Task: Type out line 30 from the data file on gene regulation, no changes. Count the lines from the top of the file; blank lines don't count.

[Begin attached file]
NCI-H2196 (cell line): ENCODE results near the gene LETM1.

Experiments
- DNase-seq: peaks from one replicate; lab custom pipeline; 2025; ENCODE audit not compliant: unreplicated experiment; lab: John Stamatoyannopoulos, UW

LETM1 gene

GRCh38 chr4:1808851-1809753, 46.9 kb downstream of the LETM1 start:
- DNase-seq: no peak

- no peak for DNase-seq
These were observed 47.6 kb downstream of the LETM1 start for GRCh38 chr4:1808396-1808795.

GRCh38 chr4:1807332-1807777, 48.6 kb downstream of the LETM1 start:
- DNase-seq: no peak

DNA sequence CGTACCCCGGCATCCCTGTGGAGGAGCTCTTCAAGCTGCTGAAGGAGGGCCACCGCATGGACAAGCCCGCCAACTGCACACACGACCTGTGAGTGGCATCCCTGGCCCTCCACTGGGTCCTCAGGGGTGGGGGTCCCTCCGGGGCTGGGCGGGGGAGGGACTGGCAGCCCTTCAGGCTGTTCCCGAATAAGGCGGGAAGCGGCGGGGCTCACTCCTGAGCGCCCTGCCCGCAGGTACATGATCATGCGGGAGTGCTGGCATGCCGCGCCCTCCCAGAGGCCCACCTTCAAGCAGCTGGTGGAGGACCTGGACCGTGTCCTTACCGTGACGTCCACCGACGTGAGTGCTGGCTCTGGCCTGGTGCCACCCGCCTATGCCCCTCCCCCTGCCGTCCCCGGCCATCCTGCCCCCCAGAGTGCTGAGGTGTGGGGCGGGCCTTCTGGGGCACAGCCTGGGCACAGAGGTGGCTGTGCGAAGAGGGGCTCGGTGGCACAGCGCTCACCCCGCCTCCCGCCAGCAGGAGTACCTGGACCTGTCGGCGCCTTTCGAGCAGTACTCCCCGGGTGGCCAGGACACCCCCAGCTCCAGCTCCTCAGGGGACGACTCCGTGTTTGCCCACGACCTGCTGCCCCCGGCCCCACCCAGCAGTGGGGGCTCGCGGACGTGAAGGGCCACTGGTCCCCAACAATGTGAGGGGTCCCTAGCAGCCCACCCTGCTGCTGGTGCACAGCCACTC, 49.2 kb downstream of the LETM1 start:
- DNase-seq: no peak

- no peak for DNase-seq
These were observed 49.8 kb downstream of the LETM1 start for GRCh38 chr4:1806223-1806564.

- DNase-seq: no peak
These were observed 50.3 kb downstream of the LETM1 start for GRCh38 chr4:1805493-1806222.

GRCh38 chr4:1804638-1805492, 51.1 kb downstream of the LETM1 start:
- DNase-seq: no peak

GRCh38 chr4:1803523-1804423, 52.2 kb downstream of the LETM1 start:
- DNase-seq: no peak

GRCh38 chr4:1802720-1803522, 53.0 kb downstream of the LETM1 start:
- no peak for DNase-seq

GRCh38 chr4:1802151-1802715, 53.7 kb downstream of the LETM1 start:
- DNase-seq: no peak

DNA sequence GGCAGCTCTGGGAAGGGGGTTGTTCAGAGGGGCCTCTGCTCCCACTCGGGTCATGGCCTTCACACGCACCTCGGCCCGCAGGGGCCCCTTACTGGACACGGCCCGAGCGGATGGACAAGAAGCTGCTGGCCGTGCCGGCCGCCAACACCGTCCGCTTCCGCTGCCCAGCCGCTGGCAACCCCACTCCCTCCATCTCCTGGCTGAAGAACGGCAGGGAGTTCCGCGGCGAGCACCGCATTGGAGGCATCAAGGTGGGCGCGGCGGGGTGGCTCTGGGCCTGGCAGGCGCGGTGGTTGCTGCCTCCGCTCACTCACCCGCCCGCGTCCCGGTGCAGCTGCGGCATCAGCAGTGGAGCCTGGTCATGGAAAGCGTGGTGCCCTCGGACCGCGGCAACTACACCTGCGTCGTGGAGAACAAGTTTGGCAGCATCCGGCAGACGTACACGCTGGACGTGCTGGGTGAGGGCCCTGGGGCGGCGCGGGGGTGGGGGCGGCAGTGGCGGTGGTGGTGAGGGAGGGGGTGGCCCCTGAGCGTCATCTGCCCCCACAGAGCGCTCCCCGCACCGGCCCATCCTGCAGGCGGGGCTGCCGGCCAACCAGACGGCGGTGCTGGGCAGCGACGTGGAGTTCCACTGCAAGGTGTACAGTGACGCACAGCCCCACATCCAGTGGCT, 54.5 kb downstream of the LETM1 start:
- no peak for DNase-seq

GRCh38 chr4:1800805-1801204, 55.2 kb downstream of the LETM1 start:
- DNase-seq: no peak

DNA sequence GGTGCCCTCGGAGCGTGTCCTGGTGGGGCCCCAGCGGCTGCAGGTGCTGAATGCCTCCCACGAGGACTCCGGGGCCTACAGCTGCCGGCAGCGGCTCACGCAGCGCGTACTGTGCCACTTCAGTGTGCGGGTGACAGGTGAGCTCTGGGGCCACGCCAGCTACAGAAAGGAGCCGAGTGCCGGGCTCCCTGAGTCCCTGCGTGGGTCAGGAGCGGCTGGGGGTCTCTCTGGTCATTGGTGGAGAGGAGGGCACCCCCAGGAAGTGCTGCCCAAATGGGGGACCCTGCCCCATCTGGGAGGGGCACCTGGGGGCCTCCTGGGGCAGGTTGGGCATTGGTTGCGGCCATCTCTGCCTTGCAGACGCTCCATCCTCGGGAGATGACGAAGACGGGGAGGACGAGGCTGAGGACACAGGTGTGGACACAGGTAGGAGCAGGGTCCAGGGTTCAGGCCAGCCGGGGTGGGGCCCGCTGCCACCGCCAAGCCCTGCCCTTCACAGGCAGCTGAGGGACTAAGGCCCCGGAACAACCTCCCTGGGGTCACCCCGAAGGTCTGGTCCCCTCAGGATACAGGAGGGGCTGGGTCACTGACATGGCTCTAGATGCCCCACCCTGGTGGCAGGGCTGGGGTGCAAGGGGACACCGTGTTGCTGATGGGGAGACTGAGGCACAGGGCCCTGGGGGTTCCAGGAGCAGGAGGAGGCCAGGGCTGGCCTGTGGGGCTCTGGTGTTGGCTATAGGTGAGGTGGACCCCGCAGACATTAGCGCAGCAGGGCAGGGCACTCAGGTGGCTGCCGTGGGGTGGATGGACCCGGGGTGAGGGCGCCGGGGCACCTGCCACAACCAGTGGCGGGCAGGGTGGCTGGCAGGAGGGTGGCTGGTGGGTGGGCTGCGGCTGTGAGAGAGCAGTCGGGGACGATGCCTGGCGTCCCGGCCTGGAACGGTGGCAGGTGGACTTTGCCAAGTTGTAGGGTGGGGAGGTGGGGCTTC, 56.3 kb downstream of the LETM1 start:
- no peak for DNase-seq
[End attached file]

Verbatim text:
- no peak for DNase-seq